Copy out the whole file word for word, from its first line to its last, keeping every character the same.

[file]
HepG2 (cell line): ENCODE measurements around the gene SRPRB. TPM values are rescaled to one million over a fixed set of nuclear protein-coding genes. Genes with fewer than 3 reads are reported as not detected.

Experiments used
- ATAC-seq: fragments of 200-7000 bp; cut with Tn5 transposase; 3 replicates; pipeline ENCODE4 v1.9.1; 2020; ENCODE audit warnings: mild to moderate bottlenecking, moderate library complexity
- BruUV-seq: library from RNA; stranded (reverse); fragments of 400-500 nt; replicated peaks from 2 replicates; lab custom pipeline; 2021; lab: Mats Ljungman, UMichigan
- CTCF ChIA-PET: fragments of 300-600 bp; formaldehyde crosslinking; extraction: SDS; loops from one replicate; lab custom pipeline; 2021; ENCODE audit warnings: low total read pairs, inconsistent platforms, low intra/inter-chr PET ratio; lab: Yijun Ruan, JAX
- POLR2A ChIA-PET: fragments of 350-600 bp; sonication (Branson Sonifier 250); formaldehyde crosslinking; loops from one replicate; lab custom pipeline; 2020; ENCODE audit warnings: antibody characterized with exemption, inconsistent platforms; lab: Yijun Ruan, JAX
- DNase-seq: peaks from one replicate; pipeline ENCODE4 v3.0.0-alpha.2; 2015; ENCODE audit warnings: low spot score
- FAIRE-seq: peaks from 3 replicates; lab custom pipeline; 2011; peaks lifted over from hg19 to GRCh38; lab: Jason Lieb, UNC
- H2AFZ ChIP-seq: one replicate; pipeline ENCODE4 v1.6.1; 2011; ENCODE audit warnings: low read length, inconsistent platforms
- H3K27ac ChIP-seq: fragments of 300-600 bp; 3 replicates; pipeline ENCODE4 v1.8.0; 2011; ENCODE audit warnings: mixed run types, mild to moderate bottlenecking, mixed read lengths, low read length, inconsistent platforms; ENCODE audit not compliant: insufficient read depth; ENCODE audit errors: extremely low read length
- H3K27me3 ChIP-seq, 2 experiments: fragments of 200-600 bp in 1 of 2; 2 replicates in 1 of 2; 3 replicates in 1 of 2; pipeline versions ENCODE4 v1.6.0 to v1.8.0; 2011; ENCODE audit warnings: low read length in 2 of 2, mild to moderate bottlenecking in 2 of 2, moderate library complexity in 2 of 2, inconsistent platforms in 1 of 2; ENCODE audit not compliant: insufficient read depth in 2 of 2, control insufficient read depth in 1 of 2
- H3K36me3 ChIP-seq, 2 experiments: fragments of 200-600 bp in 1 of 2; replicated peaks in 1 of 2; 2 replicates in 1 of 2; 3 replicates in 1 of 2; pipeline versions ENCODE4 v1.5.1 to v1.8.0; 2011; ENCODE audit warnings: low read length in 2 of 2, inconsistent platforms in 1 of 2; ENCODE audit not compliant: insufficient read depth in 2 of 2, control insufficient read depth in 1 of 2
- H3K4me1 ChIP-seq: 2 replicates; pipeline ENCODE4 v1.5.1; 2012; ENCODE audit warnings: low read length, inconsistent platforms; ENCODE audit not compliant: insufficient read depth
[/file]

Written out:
HepG2 (cell line): ENCODE measurements around the gene SRPRB. TPM values are rescaled to one million over a fixed set of nuclear protein-coding genes. Genes with fewer than 3 reads are reported as not detected.

Experiments used
- ATAC-seq: fragments of 200-7000 bp; cut with Tn5 transposase; 3 replicates; pipeline ENCODE4 v1.9.1; 2020; ENCODE audit warnings: mild to moderate bottlenecking, moderate library complexity
- BruUV-seq: library from RNA; stranded (reverse); fragments of 400-500 nt; replicated peaks from 2 replicates; lab custom pipeline; 2021; lab: Mats Ljungman, UMichigan
- CTCF ChIA-PET: fragments of 300-600 bp; formaldehyde crosslinking; extraction: SDS; loops from one replicate; lab custom pipeline; 2021; ENCODE audit warnings: low total read pairs, inconsistent platforms, low intra/inter-chr PET ratio; lab: Yijun Ruan, JAX
- POLR2A ChIA-PET: fragments of 350-600 bp; sonication (Branson Sonifier 250); formaldehyde crosslinking; loops from one replicate; lab custom pipeline; 2020; ENCODE audit warnings: antibody characterized with exemption, inconsistent platforms; lab: Yijun Ruan, JAX
- DNase-seq: peaks from one replicate; pipeline ENCODE4 v3.0.0-alpha.2; 2015; ENCODE audit warnings: low spot score
- FAIRE-seq: peaks from 3 replicates; lab custom pipeline; 2011; peaks lifted over from hg19 to GRCh38; lab: Jason Lieb, UNC
- H2AFZ ChIP-seq: one replicate; pipeline ENCODE4 v1.6.1; 2011; ENCODE audit warnings: low read length, inconsistent platforms
- H3K27ac ChIP-seq: fragments of 300-600 bp; 3 replicates; pipeline ENCODE4 v1.8.0; 2011; ENCODE audit warnings: mixed run types, mild to moderate bottlenecking, mixed read lengths, low read length, inconsistent platforms; ENCODE audit not compliant: insufficient read depth; ENCODE audit errors: extremely low read length
- H3K27me3 ChIP-seq, 2 experiments: fragments of 200-600 bp in 1 of 2; 2 replicates in 1 of 2; 3 replicates in 1 of 2; pipeline versions ENCODE4 v1.6.0 to v1.8.0; 2011; ENCODE audit warnings: low read length in 2 of 2, mild to moderate bottlenecking in 2 of 2, moderate library complexity in 2 of 2, inconsistent platforms in 1 of 2; ENCODE audit not compliant: insufficient read depth in 2 of 2, control insufficient read depth in 1 of 2
- H3K36me3 ChIP-seq, 2 experiments: fragments of 200-600 bp in 1 of 2; replicated peaks in 1 of 2; 2 replicates in 1 of 2; 3 replicates in 1 of 2; pipeline versions ENCODE4 v1.5.1 to v1.8.0; 2011; ENCODE audit warnings: low read length in 2 of 2, inconsistent platforms in 1 of 2; ENCODE audit not compliant: insufficient read depth in 2 of 2, control insufficient read depth in 1 of 2
- H3K4me1 ChIP-seq: 2 replicates; pipeline ENCODE4 v1.5.1; 2012; ENCODE audit warnings: low read length, inconsistent platforms; ENCODE audit not compliant: insufficient read depth